Tribal boots on the ground in Iraq


As the Obama administration begins to implement its strategy to defeat the Islamic State of Iraq and al-Sham (ISIS), Iraq’s tribes are getting a fresh look as a possible partner to confront the terrorist group. Tribal groups were used against al-Qaida in the Sunni heartland of Anbar Province in 2006-2008 during the Awakening movement, providing the U.S. with advantages where placing U.S. troops directly in harm’s way is off the table. Arab tribes are based upon extended family and kinship. The tribal structure is hierarchical, usually led by a paramount sheik, with sub-sheiks leading smaller tribal groupings or family clans.

These tribal structures can be used to trump Islamist identity and to better organize communities to resist oppression.

The “Anbar model” consisted of enlisting local tribes in their own defense by working through local sheiks to form community police forces to protect local villages and to partner with the Iraqi army and Iraqi Police against al-Qaida. The key benefit of working with the tribes is that they rob the insurgency of manpower by employing their potential recruits into the government’s security services, increasing the eyes and ears of the government against the insurgency, and organizing the community to resist insurgent intimidation. This program turned Anbar Province around but was eventually undercut by the Maliki government as it reduced and then eliminated funding, persecuted tribal leaders and marginalized the Sunni community.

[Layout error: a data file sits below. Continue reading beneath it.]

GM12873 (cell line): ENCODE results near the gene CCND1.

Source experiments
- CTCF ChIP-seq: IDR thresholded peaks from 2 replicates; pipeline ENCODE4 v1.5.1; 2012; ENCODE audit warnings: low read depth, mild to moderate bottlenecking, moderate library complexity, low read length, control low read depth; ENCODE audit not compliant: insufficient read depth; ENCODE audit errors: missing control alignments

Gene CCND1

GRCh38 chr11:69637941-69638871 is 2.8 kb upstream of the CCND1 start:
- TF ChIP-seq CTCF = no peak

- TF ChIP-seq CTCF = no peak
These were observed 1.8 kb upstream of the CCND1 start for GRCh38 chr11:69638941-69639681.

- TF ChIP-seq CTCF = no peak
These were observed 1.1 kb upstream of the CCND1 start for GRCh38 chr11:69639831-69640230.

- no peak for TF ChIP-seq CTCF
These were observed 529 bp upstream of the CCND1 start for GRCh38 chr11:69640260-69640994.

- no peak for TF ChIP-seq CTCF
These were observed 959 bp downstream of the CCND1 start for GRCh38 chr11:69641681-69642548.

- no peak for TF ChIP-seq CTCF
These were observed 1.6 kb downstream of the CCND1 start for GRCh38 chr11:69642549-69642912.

To defeat ISIS, the tribes in Sunni Arab provinces must be enlisted in their own defense to resist and then roll back those forces. A campaign using only the Iraqi army will not be sufficient since they are predominantly Shiite, do not come from the areas they seek to liberate and legitimate concerns exist about their fighting ability. A synchronized effort of army, police, and tribal forces must be used to push ISIS out of the areas it controls and a new tribal outreach effort must be attempted applying the “Anbar model” to other parts of the country.

However that effort must be tailored to the current political situation in Iraq, the lack of large numbers of U.S. troops and a deficit of trust that exists between many Sunni Arabs and the central,

Shiite-led government. One model for such an approach is Yemen where the Yemeni army launched a clearing operation against al-Qaida in April utilizing tribal popular committees that had spontaneously organized to fight the terrorist group.

The first step to enlist Iraq’s tribes against ISIS is to integrate their leaders into security planning in Baghdad and use U.S. forces to serve as a bridge between the tribes and the government. The next step is for the U.S. to pledge money for salaries and other support to these tribal forces for at least five years.  A round of tribal engagement must then be undertaken with sheiks who have fled western and northern Iraq in order to introduce the security initiative, and a training program should be created in Jordan and Turkey to train tribal members. A new tribal awakening is possible in Iraq just as long as the U.S. applies the lessons it has learned from its years of war and remembers that, in the words of the former commander of the Arab Legion of Jordan, General John Bagot Glubb, “[t]he only way to defeat guerillas is with better guerillas, not by the methods of regular warfare.”

Green is a defense fellow at The Washington Institute for Near East Policy.  He is the co-author with William F. Mullen III of Fallujah Redux: The Anbar Awakening and the Struggle with al-Qaeda published by the Naval Institute Press in September.  This op/ed first appeared as a blog on

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